Here in Portugal, where Leishmaniasis is endemic in dogs, our veterinarians recommend using both a sandfly repellant collar, together with Leishguard Syrup.
How does Leisguard Syrup Protect Dogs from Leishmaniasis?
The active ingredient in Leisguard Syrup (Leishguard) for dogs is Domperidone, which reduces the risk of dogs developing an active infection and clinical disease. Domperidone is actually an anti-sickness medication, but in the case of Canine Leishmaniasis it increases the immune response to the infection. A bit like the COVID-19 vaccination, it trains your dog’s immune system to respond to the Leishmania parasite.
Leisguard Syrup has two purposes:
- To reduce the risk of dogs developing an active infection or clinical disease of Leishmaniasis.
- At early stages of the disease, to control the clinical progression of Leishmaniasis.
When using Leisguard in conjunction with a sandfly repelling collar, you have a highly effective prevention method for your dog.
When to Give your Dog Leisguard
Always check with a vet in the area you’re travelling to, as they can advise based on the local situation with sandflies and Leishmaniasis. However, if you’re in the UK, Northern Europe or anywhere else in the world for that matter, your vet should be able to obtain appropriate information on Leisguard Syrup usage for the destination country.
Here in Portugal, we give our three dogs Leisguard in June and October. However, in areas with a long infectious season for sandflies carrying the Leishmania parasite, it’s advisable to give to dogs every 3 months. A local vet can advise exactly when Leisguard Syrup should be administered to your dog to protect them from Leishmaniasis from sandflies.
In low prevalence areas, one treatment period at the beginning of the infective season and another
treatment shortly after the end is usually sufficient. However, the decision should be made by a knowledgeable vet in accordance with the local incidence of the disease and presence of the infective sandflies.
You can read more about sandflies in our detailed post about the threats they carry to pets and humans.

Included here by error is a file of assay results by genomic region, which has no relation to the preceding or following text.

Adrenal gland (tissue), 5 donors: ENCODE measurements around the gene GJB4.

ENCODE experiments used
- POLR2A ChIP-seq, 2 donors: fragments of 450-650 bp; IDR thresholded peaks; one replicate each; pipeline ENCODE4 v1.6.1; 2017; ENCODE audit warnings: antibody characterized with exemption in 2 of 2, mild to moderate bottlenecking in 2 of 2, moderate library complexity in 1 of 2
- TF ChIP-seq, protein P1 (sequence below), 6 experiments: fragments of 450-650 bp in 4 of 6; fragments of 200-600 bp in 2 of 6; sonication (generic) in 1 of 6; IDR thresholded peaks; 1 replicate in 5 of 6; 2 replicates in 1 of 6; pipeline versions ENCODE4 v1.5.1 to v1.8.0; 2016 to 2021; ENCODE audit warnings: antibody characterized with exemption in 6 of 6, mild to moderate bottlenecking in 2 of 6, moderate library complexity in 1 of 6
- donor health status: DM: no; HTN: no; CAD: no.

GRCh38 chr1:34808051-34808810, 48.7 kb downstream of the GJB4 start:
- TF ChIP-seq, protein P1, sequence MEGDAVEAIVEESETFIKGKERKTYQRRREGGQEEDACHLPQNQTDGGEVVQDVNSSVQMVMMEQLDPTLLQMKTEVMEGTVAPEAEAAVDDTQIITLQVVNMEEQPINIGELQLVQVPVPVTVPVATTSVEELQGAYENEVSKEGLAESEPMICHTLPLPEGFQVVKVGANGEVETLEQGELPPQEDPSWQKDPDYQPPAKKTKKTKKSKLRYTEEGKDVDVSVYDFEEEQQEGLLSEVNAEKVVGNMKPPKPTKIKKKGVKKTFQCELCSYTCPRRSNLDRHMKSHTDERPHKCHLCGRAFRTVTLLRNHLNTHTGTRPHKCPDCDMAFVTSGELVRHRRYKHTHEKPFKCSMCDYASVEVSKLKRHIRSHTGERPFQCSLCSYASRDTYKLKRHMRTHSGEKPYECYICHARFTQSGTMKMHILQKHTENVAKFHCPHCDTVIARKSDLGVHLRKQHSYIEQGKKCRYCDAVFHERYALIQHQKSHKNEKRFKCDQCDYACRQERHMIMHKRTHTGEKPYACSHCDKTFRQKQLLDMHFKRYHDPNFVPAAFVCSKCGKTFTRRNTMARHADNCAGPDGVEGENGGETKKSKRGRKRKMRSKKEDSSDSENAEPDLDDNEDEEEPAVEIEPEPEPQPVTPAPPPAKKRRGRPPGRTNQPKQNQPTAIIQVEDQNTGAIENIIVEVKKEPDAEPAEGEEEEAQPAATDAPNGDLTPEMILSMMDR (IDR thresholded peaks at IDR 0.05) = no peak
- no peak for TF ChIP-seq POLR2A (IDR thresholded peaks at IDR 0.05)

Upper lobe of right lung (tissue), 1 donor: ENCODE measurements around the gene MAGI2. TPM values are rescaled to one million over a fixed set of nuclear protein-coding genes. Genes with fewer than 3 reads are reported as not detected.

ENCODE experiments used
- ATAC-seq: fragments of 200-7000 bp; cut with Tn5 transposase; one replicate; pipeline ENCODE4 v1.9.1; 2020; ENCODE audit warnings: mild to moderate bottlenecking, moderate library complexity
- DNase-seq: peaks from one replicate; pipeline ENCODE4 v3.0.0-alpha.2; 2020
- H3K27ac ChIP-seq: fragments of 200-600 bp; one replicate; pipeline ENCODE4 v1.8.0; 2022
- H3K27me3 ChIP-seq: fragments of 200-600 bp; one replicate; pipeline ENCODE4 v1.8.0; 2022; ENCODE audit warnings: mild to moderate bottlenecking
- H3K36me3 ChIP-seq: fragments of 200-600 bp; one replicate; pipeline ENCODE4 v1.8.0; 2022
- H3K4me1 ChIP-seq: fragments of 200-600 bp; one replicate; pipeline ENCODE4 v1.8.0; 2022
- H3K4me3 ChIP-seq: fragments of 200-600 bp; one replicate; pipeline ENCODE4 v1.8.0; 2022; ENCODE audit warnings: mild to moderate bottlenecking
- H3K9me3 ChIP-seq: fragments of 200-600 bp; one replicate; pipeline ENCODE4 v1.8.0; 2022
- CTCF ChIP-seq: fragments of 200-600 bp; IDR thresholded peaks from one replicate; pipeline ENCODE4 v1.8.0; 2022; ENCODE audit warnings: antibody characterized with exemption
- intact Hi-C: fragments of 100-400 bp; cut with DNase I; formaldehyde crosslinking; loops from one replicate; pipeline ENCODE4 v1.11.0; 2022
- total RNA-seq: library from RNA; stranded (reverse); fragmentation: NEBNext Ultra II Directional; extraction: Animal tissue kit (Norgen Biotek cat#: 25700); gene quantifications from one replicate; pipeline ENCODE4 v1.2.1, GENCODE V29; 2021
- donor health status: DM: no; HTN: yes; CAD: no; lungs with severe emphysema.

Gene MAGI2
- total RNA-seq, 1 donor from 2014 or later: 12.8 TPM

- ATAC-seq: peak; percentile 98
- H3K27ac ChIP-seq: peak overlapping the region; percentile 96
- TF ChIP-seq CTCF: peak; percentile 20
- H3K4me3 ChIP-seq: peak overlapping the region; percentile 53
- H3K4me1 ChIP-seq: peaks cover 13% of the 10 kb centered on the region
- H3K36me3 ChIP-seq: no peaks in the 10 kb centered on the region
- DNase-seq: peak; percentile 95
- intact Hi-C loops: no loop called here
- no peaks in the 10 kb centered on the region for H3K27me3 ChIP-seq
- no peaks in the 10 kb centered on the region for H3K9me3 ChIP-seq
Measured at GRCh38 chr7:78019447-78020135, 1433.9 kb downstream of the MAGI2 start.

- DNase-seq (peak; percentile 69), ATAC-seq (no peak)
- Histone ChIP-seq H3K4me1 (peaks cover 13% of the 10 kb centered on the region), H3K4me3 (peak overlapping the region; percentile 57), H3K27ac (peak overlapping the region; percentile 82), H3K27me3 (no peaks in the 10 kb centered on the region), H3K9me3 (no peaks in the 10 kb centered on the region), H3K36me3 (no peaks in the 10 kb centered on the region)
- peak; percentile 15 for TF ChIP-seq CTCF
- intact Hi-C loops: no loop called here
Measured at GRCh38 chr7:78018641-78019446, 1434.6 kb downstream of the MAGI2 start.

Dosage and Usage of Leisguard 60 ml
The dosage of Leishguard for dogs is based on your pets weight. One millilitre of Leisguard Syrup is administered for every 10kg.
So a 20kg dog would receive 2ml daily, a 5kg dog 0.5ml and so on. One bottle of Leisguard Syrup 60ml will therefore last a full year for a 10 kg dog receiving 1 ml daily during June and October. Each bottle of Leisguard costs around €25.
The product can be administered directly into your dog’s mouth using the syringe provided, or mixed with their food. To ensure correct dosage, body weight should be determined as accurately as possible.
Where Can I Purchase Leisguard Syrup for Dogs?
If you’re travelling from a location with no sandfly presence, such as the UK, to a country with the threat of Leishmaniais, you can purchase Leisguard Syrup 60 ml online before you travel with your dog. But, you can also obtain this from local vets in locations with a Leishmaniasis threat from sandflies, such as Portugal, Spain, Greece, France and Italy. Your UK vet should also be able to order the treatment for you if you’d prefer to have it in your hands before you travel.
We ordered ours from an online EU pet store prior to relocating to Portugal with our dogs. But, due to Brexit, this now incurs customs charges, so it’s more cost effective to buy it once you arrive in your destination.
Remember if you’re also using a sandfly collar such as the Scalibor Dog Protection Band, to purchase this in advance. The Scalibor Collar must be out of the packet for one week before it becomes effective against sandflies, ticks, fleas and mosquitoes.
You can also opt for the annual Leishmaniasis Vaccine to protect your dog from sandflies, which may be more convenient that administering the Leishguard treatment daily on specific months of the year.
No matter where you travel with your cat or dog, remember to leave a review on our site to let other pet owners know what you think about the pet-friendliness of your destination!